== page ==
On the Ground

Red Lion: Q & A with Irish dancer Michaela Hinds

By Emma Kerson
  • Michaela Hinds at the 2016 World Irish Dancing Championships in Glasgow, Scotland / Photo courtesy of Hinds

At twenty-one, instead of being an emerging artist, Michaela Marie Hinds is nearing retirement. Her career hasn’t been cut short – in fact she has had a long and full career in the field of Irish dance, starting at age three and competing at the international level for more than a decade. A dancer for the Butler Fearon O’Connor School of Irish Dance, with locations in Brampton, Ontario, and California, Hinds studied with one of the largest teaching teams worldwide, including her idol and renowned teacher Rose Fearon. Hinds is a twelve-time Eastern Canadian Champion, ten-time North American Champion, four-time Great Britain Champion, two-time All Scotland Champion, four-time All Ireland Champion and an extraordinary six-time World Champion, seizing the title from 2009 through 2012 and again in 2015 and 2016.

How did you get started in dance?

My mother, Cathy Hinds, had danced when she was young. So when I started walking she put me into my first dance class. I was only 3 and a half and I haven’t look back since. 

What about dance interests you most?

The passion I have for it. It is the best feeling in the world to have something you love so much. Dance has been apart of my life for seventeen years and has helped me overcome some hard times. It is something I can do anywhere and it makes me so happy. I feel it’s important to have a passion that you can also count on to make you feel better. 

What stands out about the way you dance?

When people have asked me what makes me different from the other dancers, I never really know how to answer them. We do this exercise with one of our dance teachers, Brian Grant, in which we decide on a colour and an animal we think we resemble when we dance. I’m always a red lion. I tend to be powerful yet graceful. I try to compete against myself and no one else – I think that makes me different.

Every dancer is unique in their own way and I believe that my collaboration and relationship with my dance teacher Rose Fearon has helped to create a style that different and beautiful. 

How would you describe the physical and mental challenges of Irish dance?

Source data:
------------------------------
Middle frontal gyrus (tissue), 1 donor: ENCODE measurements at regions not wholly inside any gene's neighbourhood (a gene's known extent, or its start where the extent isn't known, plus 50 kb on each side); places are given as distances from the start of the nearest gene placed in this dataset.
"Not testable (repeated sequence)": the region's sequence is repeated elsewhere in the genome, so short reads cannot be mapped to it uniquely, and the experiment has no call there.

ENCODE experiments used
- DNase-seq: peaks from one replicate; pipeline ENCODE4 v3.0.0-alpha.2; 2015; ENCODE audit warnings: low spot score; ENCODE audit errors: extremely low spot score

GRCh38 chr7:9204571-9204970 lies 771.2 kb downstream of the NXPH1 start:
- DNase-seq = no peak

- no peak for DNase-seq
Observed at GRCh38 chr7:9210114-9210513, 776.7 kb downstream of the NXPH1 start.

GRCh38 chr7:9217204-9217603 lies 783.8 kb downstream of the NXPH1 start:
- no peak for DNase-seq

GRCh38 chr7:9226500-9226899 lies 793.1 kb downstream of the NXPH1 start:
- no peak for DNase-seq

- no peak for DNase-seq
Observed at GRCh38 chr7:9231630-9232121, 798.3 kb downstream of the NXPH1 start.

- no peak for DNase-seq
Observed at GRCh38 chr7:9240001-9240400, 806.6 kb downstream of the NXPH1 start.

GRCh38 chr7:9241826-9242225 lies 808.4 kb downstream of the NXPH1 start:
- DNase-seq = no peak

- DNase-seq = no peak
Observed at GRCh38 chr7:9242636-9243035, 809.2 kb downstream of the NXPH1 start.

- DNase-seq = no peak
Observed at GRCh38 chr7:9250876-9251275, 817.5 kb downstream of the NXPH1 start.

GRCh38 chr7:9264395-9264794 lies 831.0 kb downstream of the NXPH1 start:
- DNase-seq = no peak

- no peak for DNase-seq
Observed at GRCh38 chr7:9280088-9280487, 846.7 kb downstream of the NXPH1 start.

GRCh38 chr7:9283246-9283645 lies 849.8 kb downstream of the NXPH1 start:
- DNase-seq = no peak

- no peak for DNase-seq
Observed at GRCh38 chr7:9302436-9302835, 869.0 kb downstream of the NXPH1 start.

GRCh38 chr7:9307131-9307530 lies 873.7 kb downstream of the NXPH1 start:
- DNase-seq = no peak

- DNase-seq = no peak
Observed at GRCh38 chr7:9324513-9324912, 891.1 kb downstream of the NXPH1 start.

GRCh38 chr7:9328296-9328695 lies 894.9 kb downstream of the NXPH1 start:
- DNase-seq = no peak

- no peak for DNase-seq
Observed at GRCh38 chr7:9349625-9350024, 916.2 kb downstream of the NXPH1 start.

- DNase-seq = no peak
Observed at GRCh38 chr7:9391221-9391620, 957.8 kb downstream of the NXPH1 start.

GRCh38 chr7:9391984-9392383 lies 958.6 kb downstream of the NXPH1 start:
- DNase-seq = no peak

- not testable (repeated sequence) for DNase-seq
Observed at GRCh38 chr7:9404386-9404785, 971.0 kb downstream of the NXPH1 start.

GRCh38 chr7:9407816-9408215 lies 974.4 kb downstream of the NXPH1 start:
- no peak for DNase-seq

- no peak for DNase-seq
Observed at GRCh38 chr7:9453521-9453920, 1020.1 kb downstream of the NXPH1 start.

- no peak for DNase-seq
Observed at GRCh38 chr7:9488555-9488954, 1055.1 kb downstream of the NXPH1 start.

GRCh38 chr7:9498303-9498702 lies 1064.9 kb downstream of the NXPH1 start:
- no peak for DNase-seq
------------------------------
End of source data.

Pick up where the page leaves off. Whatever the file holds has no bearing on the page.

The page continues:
Irish dancing is a demanding sport. We train for hours not only in the studio, learning the steps for competition days, perfecting choreography and aspiring to be foot perfect, but in the gym as well, particularly through cross training, to build up strength and endurance.

On any given competition day, we perform three dances which determine our rank out of 150 to 200 girls. We begin with a hard shoe dance, performed by three individual competitors on stage and consisting of pounding into the ground, as well as moving and springing across the floor. We then do a soft shoe, which is very light, high on our toes, with lots of lift.

When the tabulation for these first two rounds is complete, about half of the competitors are recalled to perform the third dance, a set dance, performed alone, in hard shoes. This is my favourite one, as you can really show off what you do best. Once this third dance is finished, we sit and wait for the final results.

With multiple dances and lots of time between rounds, Irish dancing can be not only physically but mentally exhausting. The time leading up to a big competition is also very nerve-racking and stressful. This is why I’m so thankful to have a team behind me that is motivating, inspiring and supportive. I would never be able to do this without them. 

What has been the best piece of advice you’ve had in dance?

If you want something bad enough, you have to be willing to put in the hard work: sweat and tears. I have not always been at the top of my dancing game, and I have had some set backs, but I try never to let that bring me down. Instead, it made me work ten times harder for the next competition. Nothing in life comes easy. But winning a championship makes all the hard work, everything you did or had to give up, worth it.

Will you miss performing?  Why is an Irish dancer’s career so short?

I will miss performing in competition because it has been my life since I could walk. But I am looking forward to being a teacher of future champions. The career of Irish dancers can be long or short; mine has been a long journey and, I know in my heart, it’s time to hang up my shoes. 

The 2017 World Irish Dancing Championships (Oireachtas rince na cruinne 2017) will be held April 9-16 in Dublin, Ireland.

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